Transfection with in vitro transcribed mRNAs is a safe and effective tool to convert somatic cells to any cell type of interest. One caveat of mRNA transfection is that mRNAs are recognized by multiple RNA-sensing toll like receptors (TLRs). These TLRs can both promote and inhibit cellular reprogramming. We demonstrated that mRNA transfection stimulated TLR3 and TLR7 and induced cytotoxicity and IFN-β expression in human and mouse fibroblasts. Furthermore, mRNA transfection induced paracrine inhibition of repeated mRNA transfection through type I IFNs...
September 23, 2016: Biochemical and Biophysical Research Communications
Eda K Holl, Kara L Shumansky, Luke B Borst, Angela D Burnette, Christopher J Sample, Elizabeth A Ramsburg, Bruce A Sullenger
Nucleic acid-containing debris released from dead and dying cells can be recognized as damage-associated molecular patterns (DAMPs) or pattern-associated molecular patterns (PAMPs) by the innate immune system. Inappropriate activation of the innate immune response can engender pathological inflammation and autoimmune disease. To combat such diseases, major efforts have been made to therapeutically target the pattern recognition receptors (PRRs) such as the Toll-like receptors (TLRs) that recognize such DAMPs and PAMPs, or the downstream effector molecules they engender, to limit inflammation...
August 30, 2016: Proceedings of the National Academy of Sciences of the United States of America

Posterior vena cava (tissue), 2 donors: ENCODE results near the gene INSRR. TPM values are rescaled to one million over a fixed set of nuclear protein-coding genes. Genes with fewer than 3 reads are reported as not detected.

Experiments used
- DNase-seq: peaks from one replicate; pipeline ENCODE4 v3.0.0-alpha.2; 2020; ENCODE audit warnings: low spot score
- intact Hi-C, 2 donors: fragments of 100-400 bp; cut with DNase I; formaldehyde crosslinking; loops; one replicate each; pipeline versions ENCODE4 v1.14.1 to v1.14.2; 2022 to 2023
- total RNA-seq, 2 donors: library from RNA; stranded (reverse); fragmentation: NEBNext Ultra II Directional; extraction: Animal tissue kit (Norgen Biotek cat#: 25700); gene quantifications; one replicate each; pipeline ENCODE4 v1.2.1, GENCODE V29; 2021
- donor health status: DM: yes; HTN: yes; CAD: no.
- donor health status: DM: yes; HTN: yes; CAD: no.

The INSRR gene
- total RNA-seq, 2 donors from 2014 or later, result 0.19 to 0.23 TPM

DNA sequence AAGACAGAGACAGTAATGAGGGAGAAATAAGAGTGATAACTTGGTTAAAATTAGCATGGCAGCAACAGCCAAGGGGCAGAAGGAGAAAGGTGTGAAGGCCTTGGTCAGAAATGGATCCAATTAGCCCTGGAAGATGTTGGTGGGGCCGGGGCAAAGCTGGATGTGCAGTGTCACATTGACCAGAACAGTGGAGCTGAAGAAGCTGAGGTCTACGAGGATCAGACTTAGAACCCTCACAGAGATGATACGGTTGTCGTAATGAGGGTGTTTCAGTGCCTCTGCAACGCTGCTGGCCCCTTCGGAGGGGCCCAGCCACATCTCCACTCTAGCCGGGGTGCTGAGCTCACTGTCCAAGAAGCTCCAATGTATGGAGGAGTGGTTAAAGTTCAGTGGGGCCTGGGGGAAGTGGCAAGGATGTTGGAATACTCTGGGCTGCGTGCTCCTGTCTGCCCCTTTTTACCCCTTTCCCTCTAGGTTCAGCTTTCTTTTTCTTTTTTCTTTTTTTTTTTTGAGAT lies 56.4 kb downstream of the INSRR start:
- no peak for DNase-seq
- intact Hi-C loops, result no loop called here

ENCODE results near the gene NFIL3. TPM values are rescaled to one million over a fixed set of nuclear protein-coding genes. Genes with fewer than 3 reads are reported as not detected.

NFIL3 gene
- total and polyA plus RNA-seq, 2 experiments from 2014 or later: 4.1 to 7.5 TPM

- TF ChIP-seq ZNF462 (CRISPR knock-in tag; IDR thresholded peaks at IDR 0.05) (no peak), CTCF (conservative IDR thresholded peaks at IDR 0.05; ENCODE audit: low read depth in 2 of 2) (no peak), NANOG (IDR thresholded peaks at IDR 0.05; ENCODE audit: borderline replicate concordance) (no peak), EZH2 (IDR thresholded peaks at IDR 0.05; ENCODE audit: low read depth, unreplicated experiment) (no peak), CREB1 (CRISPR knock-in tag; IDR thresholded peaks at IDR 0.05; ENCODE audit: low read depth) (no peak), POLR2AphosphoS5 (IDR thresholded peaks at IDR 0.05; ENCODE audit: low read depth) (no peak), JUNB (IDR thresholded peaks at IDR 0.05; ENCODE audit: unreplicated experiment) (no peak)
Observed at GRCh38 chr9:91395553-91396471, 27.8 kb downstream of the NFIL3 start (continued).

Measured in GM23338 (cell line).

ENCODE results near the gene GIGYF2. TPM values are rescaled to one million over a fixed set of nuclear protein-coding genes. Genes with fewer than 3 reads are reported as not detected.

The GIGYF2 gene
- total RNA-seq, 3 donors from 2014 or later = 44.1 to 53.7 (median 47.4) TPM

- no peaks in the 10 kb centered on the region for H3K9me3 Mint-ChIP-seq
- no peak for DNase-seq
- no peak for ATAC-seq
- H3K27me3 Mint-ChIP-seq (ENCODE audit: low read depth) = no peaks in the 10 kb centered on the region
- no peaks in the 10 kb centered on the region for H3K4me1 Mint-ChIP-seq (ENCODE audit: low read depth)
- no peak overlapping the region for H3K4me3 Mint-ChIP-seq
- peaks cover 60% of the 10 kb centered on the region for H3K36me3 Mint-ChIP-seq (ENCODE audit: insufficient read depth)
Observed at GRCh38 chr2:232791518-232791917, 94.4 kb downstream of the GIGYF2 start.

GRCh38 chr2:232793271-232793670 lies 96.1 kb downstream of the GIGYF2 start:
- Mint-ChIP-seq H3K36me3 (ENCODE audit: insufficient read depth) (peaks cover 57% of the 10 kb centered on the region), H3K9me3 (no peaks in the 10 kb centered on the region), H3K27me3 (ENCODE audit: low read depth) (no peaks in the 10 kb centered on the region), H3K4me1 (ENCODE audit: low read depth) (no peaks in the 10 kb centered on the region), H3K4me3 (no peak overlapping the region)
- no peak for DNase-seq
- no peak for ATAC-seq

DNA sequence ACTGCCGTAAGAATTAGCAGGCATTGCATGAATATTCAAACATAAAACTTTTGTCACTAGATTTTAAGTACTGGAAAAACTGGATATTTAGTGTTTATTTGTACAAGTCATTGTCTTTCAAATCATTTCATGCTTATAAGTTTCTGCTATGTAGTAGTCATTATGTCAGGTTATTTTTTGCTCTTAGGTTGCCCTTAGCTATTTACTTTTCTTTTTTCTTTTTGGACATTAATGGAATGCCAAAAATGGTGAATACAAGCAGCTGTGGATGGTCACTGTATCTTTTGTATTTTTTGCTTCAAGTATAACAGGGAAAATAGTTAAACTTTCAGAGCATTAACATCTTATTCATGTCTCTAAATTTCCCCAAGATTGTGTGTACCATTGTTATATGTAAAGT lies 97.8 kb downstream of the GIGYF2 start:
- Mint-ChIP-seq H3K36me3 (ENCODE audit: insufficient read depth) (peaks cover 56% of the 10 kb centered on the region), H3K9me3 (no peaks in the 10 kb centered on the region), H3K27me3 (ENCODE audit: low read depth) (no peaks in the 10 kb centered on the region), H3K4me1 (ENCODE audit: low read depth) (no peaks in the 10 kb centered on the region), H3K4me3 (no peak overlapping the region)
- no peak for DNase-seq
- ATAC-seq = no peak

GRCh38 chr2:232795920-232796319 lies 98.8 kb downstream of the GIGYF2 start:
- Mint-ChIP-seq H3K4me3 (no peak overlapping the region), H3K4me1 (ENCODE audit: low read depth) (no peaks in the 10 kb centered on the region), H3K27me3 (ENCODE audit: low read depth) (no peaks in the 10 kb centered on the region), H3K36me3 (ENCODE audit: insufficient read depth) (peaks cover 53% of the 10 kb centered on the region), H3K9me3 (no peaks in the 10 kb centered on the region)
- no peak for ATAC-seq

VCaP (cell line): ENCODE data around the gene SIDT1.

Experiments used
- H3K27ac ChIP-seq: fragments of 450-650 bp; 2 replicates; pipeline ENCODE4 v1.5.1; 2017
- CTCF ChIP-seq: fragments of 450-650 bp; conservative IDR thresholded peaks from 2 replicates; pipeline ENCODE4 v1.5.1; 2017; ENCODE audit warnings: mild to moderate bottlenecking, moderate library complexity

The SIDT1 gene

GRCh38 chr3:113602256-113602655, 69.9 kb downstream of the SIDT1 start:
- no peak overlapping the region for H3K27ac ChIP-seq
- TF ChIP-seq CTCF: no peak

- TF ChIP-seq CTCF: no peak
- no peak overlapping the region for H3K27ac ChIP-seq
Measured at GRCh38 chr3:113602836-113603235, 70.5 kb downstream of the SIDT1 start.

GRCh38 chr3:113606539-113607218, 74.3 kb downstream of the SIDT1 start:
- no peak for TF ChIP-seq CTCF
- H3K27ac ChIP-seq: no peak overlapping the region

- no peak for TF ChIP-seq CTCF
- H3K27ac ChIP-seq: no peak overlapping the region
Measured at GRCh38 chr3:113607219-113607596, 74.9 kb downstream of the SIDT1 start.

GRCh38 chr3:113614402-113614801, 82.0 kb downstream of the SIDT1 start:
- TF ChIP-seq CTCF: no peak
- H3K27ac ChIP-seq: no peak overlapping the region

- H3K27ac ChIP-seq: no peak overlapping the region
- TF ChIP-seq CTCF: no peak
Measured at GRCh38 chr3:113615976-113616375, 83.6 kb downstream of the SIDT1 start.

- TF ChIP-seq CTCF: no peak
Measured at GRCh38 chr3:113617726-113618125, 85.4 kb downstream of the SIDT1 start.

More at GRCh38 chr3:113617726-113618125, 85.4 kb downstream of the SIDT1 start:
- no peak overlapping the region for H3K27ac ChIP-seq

Alem W Kahsai, James W Wisler, Jungmin Lee, Seungkirl Ahn, Thomas J Cahill Iii, S Moses Dennison, Dean P Staus, Alex R B Thomsen, Kara M Anasti, Biswaranjan Pani, Laura M Wingler, Hemant Desai, Kristin M Bompiani, Ryan T Strachan, Xiaoxia Qin, S Munir Alam, Bruce A Sullenger, Robert J Lefkowitz
G-protein-coupled receptor (GPCR) ligands function by stabilizing multiple, functionally distinct receptor conformations. This property underlies the ability of 'biased agonists' to activate specific subsets of a given receptor's signaling profile. However, stabilizing distinct active GPCR conformations to enable structural characterization of mechanisms underlying GPCR activation remains difficult. These challenges have accentuated the need for receptor tools that allosterically stabilize and regulate receptor function through unique, previously unappreciated mechanisms...